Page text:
Scherzer comes out firing as Nationals try to get over hump
By MIKE FITZPATRICK
Feb. 16, 2018
WEST PALM BEACH, Fla. (AP) — Long after the other pitchers in his group were finished, Max Scherzer was the only one left on a bullpen mound, still firing away and working hard on specific game situations.
"Got two more hitters," he called out to Washington catcher Miguel Montero.
"One more righty. ... Little too much plate. ... I'll throw a change-up off that."
In a voluntary workout Thursday, a day before the Nationals formally open spring training, the three-time Cy Young Award winner charged out of the gate and threw a whopping 60 pitches — about twice as many as other Washington starters.
"Does he know he gets one day off?" before his next bullpen, All-Star reliever Brandon Kintzler asked.
Bemused teammates and coaches, some cracking wry smiles, watched as Scherzer grunted during his delivery and worked up a sweat under the Florida sun while other pitchers waited their turn.
"Complete game? February?" reliever Shawn Kelley chided before Scherzer offered to let him walk through.
"No, I'm just watching the show," Kelley said, and then leaned in to grab the ear of new manager Dave Martinez: "Good luck trying to get him to use his defense."
Hey, whatever it takes to finally get Washington over that playoff hump.
A new father this season, the 33-year-old Scherzer downplayed the intensity of his session, calling it "standard" for a starter because it was his fifth one since arriving early at camp.
"Throwing 60-pitch 'pens, that should be easy — and it is easy. I'm using my normal routine of how I get ready for the season," he said. "There's a lot of throwing here, so for me I always like to get on the mound, feel some fatigue and kind of work through it. I feel like I see the benefits on that by the end of spring training."
Still, his teammates took notice. Kintzler said it was tough enough just playing catch with Scherzer — "I thought Max was going to kill me today" — because of how much his ball moves.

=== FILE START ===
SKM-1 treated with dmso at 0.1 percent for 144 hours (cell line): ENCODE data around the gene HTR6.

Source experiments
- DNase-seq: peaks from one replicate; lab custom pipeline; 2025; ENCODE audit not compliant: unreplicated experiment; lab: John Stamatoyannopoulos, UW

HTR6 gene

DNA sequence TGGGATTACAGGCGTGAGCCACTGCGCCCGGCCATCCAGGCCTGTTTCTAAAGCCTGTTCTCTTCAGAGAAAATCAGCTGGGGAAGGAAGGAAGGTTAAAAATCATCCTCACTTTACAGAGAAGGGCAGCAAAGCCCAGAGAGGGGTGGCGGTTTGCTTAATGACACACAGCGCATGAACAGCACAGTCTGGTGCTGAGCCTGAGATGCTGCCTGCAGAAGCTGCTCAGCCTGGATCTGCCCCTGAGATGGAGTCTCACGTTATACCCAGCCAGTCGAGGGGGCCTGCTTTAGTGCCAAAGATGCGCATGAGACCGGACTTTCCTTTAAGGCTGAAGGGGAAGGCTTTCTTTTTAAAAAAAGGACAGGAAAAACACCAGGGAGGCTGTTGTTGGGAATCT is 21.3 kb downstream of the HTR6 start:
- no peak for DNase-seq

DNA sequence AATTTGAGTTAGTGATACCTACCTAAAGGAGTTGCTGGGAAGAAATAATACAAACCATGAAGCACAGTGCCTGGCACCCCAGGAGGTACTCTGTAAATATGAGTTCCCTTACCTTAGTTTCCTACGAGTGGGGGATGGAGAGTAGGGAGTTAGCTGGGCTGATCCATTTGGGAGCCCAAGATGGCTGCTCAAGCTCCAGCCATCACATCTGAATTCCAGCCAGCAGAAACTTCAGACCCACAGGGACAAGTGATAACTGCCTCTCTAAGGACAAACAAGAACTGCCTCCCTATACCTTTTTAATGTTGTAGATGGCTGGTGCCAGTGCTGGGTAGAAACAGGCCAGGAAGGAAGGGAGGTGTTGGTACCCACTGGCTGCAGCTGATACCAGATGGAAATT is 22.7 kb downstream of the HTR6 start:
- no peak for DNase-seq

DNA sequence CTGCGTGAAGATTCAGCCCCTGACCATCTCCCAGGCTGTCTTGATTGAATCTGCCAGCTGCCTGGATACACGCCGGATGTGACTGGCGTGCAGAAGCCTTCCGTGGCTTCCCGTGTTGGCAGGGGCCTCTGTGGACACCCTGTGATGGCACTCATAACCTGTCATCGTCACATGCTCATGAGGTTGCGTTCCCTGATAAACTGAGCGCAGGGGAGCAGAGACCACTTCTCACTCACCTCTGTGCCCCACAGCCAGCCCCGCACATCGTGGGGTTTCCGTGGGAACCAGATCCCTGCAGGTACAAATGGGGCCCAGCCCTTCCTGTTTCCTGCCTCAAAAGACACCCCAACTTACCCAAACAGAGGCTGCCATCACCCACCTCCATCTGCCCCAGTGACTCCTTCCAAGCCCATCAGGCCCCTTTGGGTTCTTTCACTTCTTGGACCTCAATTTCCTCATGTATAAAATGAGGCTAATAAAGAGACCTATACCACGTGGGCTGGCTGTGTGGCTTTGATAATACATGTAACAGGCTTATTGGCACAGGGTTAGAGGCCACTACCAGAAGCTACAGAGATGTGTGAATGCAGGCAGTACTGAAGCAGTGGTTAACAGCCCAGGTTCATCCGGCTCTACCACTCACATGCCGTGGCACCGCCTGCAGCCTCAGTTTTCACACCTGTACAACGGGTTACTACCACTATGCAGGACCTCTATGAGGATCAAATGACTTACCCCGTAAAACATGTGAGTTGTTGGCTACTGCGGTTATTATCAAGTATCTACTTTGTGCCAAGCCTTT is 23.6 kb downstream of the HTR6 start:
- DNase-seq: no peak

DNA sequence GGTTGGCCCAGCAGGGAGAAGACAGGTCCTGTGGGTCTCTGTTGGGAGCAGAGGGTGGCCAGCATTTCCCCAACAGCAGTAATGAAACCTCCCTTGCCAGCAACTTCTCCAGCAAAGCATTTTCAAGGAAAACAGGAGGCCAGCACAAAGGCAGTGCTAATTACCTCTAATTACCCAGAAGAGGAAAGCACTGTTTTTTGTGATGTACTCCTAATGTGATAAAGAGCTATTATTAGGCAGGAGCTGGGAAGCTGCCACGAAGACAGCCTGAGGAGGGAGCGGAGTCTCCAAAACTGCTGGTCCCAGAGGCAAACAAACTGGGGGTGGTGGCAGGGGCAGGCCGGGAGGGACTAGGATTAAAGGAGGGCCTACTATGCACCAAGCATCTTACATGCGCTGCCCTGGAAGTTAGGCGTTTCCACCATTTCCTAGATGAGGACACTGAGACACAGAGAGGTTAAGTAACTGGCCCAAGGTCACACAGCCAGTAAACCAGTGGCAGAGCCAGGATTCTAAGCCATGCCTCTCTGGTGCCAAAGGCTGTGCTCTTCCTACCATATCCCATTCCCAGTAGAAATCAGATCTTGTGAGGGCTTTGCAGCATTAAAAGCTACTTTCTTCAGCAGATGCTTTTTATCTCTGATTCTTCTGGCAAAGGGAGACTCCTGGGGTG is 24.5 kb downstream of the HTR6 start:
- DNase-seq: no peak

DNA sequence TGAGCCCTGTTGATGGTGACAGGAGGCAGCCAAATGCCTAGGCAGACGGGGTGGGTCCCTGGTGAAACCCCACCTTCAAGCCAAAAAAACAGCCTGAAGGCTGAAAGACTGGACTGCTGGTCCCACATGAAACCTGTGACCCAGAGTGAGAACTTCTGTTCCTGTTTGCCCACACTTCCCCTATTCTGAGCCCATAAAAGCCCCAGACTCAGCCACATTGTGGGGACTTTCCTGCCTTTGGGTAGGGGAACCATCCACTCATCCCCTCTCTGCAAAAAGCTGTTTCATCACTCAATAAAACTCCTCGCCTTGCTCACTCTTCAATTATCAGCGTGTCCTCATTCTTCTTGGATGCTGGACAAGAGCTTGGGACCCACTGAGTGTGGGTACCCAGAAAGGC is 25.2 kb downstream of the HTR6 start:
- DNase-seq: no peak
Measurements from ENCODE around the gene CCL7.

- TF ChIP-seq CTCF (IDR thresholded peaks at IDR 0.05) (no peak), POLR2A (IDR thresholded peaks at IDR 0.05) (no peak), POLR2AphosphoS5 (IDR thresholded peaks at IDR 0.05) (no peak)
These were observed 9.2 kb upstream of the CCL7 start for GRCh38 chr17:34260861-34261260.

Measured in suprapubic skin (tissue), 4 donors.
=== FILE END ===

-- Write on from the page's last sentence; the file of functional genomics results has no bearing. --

And later: "They're going to move him to the last group so we don't have to wait."
"Max is a little different than the rest of us," lefty Gio Gonzalez said, explaining that Scherzer probably wanted to work on certain things already because he'll likely start the first Grapefruit League game next Friday.
"It was impressive to watch, though," Gonzalez added. "Still got the hump in that fastball."
There are plenty of impressive things about the Nationals, a talent-laden team that's been unable to advance in October.
Scherzer, Stephen Strasburg and Gonzalez ran 1-3-6 in NL Cy Young Award voting last year. Bryce Harper was the 2015 NL MVP, second baseman Daniel Murphy was runner-up the following season. Anthony Rendon, Ryan Zimmerman and speedy Trea Turner, among others, round out a dangerous lineup.
"We can play with anybody," Scherzer said.
And yet, despite winning four NL East titles in the past six years, Washington has been bounced in the Division Series every time. Three of those bitter defeats came in a decisive Game 5, the last two by one excruciating run.
"It's fuel for the fire — the naysayers, the doubters. People think that we're cursed now 'cause someone said it one time. Spreads like wildfire, which is stupid," pitcher Tanner Roark said. "It's annoying."
"But the main objective is to win a World Series. Not make it to the World Series, not get past the first round, it's to win a World Series," he added. "That's the only thing that matters to me."
Some will say the Nationals better do it this year because Harper, Murphy and Gonzalez can become free agents next fall. Harper is expected to seek a record contract, so this could be his final season with the club that drafted him No. 1 overall in 2010.
"I think you enter into every season with a sense of urgency," Murphy insisted.
Most of last year's 97-65 team, which won a weak division by 20 games, returns intact — although the coaching staff is different after manager Dusty Baker was let go.
Scherzer said he couldn't recall being on a club with less turnover in the offseason, and Martinez implemented a "circle of trust" among the Nationals as he huddled his team outside for Thursday's workout.
"You've got to be in the circle of trust to talk about the circle of trust," Strasburg said, drawing laughs from reporters. "I guess it's like 'Fight Club' or something like that."
"I think we're under the radar a little bit," he added. "I think that you get this feeling (from outsiders) that this is like our bubble, this is our window. ... Our talent is there. So as long as we don't go out there and beat ourselves on a regular basis, we're going to be OK."
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